By Michael Peltier
TALLAHASSEE, Fla (Reuters) - Florida will not be allowed to require applicants for cash assistance to needy families to pass a drug test before receiving payments, a federal judge rules on Monday.
In a 37-page ruling, U.S. District Court Judge Mary Scriven in Orlando granted an injunction barring the state from enforcing the new law until the case is resolved.
The lawsuit was filed by the American Civil Liberties Union of Florida on behalf of a University of Central Florida student who refused to take the test when he applied for Temporary Assistance to Needy Families, a federal program that provides cash assistance to families with children.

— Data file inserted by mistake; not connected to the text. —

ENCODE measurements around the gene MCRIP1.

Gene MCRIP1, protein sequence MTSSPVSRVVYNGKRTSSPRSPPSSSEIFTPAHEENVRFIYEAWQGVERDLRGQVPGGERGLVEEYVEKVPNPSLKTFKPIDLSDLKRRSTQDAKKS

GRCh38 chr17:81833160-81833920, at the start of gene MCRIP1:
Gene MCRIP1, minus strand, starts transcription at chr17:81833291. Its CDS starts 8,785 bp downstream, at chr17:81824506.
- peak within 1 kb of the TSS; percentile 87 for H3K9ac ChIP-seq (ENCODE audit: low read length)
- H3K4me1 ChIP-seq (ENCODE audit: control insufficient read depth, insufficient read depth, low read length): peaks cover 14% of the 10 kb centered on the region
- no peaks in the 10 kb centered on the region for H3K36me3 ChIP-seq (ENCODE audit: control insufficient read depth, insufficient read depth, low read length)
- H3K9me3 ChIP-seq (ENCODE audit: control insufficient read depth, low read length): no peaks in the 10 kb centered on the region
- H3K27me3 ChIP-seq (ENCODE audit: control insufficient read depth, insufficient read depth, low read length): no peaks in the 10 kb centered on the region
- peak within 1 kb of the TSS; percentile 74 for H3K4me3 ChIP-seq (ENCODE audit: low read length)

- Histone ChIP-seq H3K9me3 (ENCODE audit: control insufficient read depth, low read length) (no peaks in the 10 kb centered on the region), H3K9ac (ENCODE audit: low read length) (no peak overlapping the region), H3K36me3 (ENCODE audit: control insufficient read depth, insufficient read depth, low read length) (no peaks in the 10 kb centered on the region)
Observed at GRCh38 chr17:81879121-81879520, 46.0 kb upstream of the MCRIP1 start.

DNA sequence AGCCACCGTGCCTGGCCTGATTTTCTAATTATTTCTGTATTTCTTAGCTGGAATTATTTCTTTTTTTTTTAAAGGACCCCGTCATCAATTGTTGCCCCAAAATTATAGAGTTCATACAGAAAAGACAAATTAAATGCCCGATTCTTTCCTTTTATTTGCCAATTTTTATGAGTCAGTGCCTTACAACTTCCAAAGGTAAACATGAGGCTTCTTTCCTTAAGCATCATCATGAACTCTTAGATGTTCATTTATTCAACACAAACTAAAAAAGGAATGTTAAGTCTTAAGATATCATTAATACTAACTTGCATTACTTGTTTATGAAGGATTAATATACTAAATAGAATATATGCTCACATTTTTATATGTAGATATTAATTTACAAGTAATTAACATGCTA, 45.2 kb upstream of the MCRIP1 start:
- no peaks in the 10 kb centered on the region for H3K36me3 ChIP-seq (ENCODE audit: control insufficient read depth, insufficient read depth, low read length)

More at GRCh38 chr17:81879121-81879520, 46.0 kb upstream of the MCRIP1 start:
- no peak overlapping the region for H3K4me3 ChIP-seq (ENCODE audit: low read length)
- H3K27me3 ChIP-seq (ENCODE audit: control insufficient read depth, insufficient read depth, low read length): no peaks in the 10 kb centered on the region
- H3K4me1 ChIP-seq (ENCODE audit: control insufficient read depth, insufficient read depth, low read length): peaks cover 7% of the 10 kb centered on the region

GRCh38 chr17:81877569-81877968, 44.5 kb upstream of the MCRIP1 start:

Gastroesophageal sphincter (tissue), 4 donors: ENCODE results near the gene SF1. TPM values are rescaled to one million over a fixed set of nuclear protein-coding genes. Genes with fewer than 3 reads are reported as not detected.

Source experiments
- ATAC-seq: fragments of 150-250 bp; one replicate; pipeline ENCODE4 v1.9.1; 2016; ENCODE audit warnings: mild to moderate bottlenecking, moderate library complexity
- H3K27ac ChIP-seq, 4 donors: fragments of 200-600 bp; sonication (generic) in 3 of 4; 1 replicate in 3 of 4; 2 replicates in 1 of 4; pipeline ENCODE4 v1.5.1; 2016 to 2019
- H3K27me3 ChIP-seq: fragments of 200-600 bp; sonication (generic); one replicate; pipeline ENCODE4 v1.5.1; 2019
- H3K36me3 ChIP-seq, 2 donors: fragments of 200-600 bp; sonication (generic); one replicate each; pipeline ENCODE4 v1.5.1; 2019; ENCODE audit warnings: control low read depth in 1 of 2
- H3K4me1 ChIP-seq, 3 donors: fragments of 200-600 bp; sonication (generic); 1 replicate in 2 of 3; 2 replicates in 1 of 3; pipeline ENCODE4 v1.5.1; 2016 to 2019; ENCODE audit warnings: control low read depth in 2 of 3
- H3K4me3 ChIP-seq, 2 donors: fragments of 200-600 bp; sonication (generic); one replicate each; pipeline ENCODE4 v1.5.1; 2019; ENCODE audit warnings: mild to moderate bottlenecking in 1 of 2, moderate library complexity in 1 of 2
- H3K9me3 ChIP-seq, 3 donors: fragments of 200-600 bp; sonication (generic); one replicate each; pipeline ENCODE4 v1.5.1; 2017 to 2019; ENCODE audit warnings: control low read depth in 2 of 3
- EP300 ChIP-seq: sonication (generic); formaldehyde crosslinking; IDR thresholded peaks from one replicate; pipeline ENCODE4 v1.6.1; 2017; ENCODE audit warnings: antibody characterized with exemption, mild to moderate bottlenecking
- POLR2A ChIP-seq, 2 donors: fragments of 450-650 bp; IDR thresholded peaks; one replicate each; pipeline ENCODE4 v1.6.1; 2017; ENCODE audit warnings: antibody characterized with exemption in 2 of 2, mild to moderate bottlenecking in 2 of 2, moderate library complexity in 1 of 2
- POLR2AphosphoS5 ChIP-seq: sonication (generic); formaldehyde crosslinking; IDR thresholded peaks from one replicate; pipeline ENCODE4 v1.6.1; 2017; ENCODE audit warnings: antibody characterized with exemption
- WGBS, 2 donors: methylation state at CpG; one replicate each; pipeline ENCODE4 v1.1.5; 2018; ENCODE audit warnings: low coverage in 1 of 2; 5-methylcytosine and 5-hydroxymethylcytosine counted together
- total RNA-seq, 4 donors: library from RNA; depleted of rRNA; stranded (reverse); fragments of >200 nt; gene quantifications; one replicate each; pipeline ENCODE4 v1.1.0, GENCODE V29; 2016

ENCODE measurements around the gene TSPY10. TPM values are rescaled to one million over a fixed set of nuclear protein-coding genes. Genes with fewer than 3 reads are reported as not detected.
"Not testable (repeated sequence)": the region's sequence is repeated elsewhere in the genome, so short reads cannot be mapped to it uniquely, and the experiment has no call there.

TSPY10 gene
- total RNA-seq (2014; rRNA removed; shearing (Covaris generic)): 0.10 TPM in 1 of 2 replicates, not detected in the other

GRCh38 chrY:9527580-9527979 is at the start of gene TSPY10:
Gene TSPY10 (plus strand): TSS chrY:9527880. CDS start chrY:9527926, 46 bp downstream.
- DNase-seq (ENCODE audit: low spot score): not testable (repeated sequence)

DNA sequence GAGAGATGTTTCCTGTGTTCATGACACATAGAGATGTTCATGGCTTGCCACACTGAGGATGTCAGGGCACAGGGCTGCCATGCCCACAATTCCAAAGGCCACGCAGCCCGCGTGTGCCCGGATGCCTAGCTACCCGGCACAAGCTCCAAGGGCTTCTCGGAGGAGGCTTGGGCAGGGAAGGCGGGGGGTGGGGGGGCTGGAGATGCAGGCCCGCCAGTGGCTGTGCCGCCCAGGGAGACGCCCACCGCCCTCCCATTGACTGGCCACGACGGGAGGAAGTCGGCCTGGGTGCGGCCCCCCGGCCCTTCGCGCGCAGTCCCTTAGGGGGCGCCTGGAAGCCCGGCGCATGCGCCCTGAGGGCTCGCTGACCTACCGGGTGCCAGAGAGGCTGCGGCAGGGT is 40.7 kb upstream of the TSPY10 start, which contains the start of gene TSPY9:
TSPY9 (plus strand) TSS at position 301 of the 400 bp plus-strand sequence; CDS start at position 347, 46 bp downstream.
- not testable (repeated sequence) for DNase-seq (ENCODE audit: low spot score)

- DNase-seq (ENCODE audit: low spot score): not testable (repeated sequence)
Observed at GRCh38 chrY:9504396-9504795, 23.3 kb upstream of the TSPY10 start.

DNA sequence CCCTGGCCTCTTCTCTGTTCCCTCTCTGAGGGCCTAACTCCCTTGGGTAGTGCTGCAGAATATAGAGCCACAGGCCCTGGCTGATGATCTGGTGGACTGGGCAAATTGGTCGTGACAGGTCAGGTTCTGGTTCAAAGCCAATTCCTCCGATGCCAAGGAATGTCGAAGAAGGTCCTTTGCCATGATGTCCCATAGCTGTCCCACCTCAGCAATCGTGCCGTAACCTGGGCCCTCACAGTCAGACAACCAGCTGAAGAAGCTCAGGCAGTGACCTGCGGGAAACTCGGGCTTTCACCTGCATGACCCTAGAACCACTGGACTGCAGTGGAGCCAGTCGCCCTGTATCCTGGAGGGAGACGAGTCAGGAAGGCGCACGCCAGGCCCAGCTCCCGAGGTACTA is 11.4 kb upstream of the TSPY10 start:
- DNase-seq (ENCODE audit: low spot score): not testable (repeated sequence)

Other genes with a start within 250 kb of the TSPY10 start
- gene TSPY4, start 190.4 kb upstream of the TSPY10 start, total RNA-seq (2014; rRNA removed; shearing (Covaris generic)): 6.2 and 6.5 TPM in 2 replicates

In her ruling, Scriven said the testing procedure could cause irreparable harm to recipients.
Judge Scriven said that an injunction would protect recipients from any harm to their constructional rights while the case is heard.
The new law, a version of which was struck down by a federal court in Michigan in 2003, requires recipients to pay for the tests before qualifying for benefits and periodically after they receive them.
The law was one of Republican Governor Rick Scott's campaign promises. Under the law, recipients who test positive for drugs are denied benefits for a year. A second failed test results in a three-year ban.
Applicants who test positive and complete a drug rehabilitation program could reapply for benefits after six months.
(Editing by Colleen Jenkins and Greg McCune)